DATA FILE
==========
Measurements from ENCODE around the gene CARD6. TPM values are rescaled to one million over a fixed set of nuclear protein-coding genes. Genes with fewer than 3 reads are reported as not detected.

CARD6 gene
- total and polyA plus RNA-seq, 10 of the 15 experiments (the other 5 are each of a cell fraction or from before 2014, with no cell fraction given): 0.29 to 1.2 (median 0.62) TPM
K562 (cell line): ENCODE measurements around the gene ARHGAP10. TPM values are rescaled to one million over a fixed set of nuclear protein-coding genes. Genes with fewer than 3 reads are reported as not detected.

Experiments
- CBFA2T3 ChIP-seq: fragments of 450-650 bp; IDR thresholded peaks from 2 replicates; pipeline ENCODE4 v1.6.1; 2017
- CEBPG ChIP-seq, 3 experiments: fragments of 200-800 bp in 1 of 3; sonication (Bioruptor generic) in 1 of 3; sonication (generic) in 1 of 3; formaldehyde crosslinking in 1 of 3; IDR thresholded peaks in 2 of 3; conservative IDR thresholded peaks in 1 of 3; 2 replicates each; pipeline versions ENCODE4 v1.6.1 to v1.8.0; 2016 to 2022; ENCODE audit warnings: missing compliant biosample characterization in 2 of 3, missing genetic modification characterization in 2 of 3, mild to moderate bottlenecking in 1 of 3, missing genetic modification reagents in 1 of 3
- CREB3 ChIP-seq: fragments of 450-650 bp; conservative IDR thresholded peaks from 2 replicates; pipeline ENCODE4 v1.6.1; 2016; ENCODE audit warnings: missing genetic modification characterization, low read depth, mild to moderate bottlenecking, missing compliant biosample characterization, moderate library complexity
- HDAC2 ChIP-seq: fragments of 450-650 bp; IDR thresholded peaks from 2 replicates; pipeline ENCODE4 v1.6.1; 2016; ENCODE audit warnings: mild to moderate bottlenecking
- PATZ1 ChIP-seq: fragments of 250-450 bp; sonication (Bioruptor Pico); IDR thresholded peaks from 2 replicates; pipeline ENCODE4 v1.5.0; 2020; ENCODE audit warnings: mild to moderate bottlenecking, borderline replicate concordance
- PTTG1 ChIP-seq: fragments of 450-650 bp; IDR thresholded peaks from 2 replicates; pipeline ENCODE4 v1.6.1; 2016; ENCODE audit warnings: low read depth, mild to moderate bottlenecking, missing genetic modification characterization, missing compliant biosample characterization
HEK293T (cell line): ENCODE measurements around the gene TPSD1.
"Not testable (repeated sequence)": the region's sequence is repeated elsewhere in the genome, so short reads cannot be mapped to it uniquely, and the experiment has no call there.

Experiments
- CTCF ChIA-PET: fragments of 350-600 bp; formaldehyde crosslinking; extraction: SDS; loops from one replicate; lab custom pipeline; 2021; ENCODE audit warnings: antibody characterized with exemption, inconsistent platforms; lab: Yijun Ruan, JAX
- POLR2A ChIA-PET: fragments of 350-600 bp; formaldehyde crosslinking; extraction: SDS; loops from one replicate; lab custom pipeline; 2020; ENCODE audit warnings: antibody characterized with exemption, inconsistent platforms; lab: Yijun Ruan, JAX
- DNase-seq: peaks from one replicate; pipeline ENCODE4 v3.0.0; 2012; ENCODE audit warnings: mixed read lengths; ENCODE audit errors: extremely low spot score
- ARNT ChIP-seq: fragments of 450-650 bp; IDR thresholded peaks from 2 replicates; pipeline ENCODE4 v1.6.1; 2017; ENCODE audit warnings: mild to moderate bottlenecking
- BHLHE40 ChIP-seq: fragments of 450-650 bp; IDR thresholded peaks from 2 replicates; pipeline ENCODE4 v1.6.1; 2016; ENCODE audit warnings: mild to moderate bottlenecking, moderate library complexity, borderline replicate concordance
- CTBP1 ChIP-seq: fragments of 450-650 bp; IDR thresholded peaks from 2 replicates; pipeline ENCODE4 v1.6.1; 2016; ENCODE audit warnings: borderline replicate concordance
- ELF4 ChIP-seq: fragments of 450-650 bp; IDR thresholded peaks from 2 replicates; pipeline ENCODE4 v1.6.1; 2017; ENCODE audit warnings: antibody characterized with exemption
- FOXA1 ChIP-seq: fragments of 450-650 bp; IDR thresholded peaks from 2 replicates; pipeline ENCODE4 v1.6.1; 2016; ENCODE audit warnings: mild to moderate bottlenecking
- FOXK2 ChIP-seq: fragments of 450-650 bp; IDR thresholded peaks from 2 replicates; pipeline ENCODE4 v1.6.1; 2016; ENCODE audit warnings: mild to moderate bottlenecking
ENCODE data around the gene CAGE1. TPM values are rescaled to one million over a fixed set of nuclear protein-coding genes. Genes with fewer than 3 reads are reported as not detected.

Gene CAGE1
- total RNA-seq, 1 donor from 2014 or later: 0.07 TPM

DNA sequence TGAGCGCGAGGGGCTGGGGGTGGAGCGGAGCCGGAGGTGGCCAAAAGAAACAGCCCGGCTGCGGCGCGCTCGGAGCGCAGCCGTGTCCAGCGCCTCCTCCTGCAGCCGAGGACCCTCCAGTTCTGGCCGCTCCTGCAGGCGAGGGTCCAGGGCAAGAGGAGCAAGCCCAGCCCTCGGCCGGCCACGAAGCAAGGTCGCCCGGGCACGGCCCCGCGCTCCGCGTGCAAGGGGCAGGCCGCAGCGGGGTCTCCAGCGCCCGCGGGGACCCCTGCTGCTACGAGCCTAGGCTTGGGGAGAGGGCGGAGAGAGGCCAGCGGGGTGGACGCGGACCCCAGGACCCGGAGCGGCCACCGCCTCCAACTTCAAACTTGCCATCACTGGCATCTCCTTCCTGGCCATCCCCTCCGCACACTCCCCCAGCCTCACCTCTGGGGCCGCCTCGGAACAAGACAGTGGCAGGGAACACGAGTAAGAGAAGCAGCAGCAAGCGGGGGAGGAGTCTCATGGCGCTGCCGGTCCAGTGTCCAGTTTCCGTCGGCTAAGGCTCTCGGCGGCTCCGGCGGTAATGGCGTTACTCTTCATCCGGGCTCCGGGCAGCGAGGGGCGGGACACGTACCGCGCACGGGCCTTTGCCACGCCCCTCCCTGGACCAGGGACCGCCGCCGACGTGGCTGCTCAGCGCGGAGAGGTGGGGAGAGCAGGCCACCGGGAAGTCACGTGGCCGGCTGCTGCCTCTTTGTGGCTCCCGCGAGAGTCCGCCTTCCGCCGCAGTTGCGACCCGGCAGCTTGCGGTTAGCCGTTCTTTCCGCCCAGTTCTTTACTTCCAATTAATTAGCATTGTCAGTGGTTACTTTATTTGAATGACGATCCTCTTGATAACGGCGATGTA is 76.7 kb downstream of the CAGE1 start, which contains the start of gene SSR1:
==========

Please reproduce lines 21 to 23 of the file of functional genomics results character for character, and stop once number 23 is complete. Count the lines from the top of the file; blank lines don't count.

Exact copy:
- ELF4 ChIP-seq: fragments of 450-650 bp; IDR thresholded peaks from 2 replicates; pipeline ENCODE4 v1.6.1; 2017; ENCODE audit warnings: antibody characterized with exemption
- FOXA1 ChIP-seq: fragments of 450-650 bp; IDR thresholded peaks from 2 replicates; pipeline ENCODE4 v1.6.1; 2016; ENCODE audit warnings: mild to moderate bottlenecking
- FOXK2 ChIP-seq: fragments of 450-650 bp; IDR thresholded peaks from 2 replicates; pipeline ENCODE4 v1.6.1; 2016; ENCODE audit warnings: mild to moderate bottlenecking